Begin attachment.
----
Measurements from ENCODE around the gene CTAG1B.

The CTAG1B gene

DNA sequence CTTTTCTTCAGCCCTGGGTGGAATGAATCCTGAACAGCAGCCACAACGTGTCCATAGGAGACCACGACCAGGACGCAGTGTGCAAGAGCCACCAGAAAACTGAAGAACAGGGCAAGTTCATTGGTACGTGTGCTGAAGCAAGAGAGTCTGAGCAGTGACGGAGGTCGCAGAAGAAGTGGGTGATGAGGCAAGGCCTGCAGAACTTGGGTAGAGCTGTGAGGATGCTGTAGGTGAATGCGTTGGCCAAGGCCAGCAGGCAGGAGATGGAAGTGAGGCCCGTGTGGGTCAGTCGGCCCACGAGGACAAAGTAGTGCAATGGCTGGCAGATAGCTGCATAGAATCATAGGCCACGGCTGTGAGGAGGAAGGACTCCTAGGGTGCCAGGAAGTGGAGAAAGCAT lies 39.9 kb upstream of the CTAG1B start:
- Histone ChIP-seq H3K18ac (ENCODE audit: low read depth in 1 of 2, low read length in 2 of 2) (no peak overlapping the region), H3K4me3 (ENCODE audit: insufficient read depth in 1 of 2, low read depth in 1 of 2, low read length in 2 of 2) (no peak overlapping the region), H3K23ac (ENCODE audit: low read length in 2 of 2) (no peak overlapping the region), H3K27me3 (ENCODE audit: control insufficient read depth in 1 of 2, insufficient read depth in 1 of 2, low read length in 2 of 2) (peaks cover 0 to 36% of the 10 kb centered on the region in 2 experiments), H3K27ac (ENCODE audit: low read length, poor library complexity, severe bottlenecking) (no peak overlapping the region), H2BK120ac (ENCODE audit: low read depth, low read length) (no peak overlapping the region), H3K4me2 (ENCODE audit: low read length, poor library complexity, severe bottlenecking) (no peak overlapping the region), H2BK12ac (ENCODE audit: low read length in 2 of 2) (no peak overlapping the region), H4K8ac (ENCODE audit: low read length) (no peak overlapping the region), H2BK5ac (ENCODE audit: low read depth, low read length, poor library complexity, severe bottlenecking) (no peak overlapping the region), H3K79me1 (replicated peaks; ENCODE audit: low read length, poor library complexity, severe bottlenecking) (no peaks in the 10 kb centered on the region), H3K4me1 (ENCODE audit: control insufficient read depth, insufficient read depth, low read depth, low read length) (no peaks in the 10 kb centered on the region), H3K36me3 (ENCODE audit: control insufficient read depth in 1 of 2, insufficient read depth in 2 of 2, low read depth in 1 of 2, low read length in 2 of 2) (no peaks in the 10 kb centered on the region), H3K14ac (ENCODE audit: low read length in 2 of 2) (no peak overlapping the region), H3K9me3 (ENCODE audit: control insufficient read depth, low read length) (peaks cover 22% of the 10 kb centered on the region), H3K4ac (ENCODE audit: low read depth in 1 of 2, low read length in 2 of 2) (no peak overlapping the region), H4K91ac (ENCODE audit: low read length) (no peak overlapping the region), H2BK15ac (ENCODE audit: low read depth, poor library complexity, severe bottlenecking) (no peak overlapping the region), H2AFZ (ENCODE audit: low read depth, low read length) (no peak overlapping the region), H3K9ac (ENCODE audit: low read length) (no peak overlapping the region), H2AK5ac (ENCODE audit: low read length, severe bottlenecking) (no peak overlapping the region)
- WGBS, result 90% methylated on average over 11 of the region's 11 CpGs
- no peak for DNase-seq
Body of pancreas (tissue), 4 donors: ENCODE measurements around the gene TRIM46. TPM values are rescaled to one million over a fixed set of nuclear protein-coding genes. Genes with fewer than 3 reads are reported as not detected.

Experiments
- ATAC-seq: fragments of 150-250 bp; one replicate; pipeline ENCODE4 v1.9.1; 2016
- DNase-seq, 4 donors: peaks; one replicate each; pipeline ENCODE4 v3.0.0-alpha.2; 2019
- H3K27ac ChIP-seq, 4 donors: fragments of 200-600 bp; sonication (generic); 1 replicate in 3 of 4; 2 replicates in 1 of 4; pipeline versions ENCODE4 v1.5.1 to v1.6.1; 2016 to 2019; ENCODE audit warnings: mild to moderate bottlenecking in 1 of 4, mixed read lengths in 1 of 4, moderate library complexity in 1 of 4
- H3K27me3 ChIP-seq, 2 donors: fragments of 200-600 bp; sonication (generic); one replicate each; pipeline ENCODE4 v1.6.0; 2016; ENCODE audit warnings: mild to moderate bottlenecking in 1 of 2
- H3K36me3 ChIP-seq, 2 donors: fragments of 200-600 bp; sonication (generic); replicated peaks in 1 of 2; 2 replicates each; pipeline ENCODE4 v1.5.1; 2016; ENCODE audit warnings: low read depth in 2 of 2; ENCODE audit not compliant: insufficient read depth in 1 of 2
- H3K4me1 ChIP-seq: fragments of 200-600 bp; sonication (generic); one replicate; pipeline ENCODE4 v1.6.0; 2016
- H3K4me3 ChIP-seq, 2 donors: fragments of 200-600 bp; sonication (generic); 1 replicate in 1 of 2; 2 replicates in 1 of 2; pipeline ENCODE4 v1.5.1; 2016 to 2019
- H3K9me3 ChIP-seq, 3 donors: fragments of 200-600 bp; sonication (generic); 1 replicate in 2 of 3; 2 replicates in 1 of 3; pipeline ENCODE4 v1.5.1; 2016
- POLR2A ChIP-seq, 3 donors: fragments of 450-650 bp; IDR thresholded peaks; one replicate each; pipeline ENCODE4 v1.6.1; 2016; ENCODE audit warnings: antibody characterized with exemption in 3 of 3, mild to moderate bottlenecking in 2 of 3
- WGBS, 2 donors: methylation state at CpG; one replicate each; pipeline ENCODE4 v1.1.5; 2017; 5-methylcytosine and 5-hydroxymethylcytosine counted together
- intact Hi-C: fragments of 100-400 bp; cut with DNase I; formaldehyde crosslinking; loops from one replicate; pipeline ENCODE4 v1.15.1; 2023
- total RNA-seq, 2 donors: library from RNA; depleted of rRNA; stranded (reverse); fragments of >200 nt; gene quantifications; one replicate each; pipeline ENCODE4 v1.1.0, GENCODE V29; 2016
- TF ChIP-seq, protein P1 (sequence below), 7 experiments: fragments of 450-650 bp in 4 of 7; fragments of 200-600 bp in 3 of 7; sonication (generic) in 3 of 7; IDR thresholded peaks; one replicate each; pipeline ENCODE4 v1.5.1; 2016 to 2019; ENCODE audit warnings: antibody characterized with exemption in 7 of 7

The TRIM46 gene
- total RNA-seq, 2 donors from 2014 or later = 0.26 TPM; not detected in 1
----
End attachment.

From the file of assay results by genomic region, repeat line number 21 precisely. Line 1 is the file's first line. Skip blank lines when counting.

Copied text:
- TF ChIP-seq, protein P1 (sequence below), 7 experiments: fragments of 450-650 bp in 4 of 7; fragments of 200-600 bp in 3 of 7; sonication (generic) in 3 of 7; IDR thresholded peaks; one replicate each; pipeline ENCODE4 v1.5.1; 2016 to 2019; ENCODE audit warnings: antibody characterized with exemption in 7 of 7